2005 - then there is little doubt that the entire US goverment will soon
implement this same policy for all items purchased by Uncle Sam and used
by government employees.
More and more giant retailers like Walmart are requiring
suppliers to use RFID technology. The German chain Metro Group, which
operates 2300 stores in Europe and Asia has demanded the same of their
suppliers. Metro Group has gone even further with RFID to operate what
they call the "Store of the future" where shoppers needn't remove
items from shopping carts to pay for them. They simply pass by RFID
readers and all items will be tallied and paid for. Metro stores provide
RFID tagged "loyalty cards" to consumers that identifies those
shoppers by reading within purses and wallets as those consumers enter and
leave any of the 2300 Metro stores.
Week Article on Metro Future Stores Protest
Target Stores announced this month that they too, would be
requiring suppliers to RFID tag at the pallet and case level by 2005.
Privacy loving Americans may not stand for the "Big Brother"
implications of a system like that used by the German retail chain. An
anti-RFID web site has been launched by privacy advocates and named "Spychips"
for the ability of the chips to track consumers and link their buying
habits to other personally identifiable information.
A recent piece by technology commentator Jeffrey Harrow has a
chilling description of how RFID technology might betray consumers
movements and link their buying habits in a huge database. Harrow is a
consultant and analyst of emerging technology. He often comments on
privacy implications related to implementation of emerging technology
Harrow paints a harrowing picture of RFID readers.
"The issue is that these many sensors . . . would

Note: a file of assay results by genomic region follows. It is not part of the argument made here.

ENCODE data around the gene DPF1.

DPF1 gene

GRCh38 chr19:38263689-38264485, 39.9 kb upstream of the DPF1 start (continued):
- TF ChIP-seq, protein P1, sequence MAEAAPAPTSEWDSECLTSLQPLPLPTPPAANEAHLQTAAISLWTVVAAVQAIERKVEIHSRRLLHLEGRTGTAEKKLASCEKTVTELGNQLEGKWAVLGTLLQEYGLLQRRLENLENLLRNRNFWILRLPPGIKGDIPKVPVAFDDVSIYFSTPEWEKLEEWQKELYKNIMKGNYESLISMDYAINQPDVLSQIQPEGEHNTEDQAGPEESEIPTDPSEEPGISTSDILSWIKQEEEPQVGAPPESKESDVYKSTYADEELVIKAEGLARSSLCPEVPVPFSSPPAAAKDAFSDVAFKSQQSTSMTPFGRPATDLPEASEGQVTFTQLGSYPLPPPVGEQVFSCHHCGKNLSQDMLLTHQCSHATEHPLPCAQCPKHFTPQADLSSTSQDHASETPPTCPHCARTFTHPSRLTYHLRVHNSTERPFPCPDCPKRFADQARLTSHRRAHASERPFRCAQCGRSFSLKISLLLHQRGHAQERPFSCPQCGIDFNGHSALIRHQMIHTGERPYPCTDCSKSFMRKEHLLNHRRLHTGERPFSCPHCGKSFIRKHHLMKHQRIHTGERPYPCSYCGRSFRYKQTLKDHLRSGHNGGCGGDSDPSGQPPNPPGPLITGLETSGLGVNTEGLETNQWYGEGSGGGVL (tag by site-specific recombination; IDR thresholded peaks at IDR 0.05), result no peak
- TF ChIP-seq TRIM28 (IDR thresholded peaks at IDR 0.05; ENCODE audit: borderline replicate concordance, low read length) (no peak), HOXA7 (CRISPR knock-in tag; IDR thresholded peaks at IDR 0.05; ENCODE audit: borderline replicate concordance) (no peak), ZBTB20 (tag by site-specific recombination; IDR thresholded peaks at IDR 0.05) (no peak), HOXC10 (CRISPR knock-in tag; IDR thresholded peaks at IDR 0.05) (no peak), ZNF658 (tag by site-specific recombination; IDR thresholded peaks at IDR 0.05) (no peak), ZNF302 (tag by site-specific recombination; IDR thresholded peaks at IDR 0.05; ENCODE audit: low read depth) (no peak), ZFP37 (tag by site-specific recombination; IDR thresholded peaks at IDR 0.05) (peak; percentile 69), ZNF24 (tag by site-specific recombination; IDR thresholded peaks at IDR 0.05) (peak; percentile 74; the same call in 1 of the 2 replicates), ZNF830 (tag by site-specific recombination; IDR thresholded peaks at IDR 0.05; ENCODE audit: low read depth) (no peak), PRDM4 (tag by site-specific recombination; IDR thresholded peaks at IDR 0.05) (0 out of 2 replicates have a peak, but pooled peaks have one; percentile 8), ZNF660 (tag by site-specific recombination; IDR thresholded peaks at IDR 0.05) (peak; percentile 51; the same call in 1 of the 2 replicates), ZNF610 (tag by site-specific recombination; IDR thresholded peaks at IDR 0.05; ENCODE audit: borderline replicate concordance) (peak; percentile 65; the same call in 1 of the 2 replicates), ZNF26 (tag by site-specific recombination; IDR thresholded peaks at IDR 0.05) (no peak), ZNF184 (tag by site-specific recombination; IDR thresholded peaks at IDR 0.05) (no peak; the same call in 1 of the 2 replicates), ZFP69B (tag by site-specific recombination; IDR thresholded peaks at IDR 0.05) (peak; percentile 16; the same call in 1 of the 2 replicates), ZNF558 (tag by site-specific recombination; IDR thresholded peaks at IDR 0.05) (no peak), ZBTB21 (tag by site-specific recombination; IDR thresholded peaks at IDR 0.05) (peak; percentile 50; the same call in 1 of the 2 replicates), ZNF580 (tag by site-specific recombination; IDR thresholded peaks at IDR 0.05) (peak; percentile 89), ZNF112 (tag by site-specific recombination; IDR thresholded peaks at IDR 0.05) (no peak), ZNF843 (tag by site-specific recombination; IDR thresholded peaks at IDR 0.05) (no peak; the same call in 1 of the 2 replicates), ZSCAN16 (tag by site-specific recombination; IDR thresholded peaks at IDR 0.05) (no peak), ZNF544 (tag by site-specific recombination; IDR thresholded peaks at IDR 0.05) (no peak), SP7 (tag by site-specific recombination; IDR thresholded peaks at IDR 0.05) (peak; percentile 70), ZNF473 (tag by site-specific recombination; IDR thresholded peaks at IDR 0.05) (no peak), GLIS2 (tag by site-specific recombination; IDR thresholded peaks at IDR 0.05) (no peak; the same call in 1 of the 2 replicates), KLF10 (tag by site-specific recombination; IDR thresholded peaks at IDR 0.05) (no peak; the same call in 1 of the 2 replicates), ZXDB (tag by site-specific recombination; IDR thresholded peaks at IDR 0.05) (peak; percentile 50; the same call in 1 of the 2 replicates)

also note the passing of your car key's unique ID; the unique ID of your
driver's license, and even the unique ID of each and every dollar bill in
your wallet. ... And if all the chains' main computers and those of
smaller stores made this mass of random information available to say, a
Marketing firm, or to other stores along your path (for a fee, of course),
or to a government organization upon demand, then a very detailed picture
of "You" - your travel habits, your spending habits (remember those
individually tagged dollar bills?), almost everything about you, could be
mixed, matched and dissected in ways that you might, or might not, agree
with. This might be the ultimate "data mining" warehouse."
RFID is publicly discussed only by technology enthusiasts like
Harrow and a few privacy advocates concerned about the implications of
that "data mining warehouse". But as those RFID chips supplant
barcodes over the next couple of years, we'll be hearing from privacy
advocates when the Big Brother implications become clearer to consumers.
Mark your calendar for early in 2005 and prepare to weather the coming
storm of privacy concerns that could reach hurricane proportions.
About The Author
Mike Banks Valentine is a web journalist covering privacy issues
where you can learn about Automotive Event Data Recorders or EDR's,
Computer SpyWare, Identity Theft, Surveillance, HIPAA, COPPA, TIA, GLB and
privacy implications of the USA Patriot Act.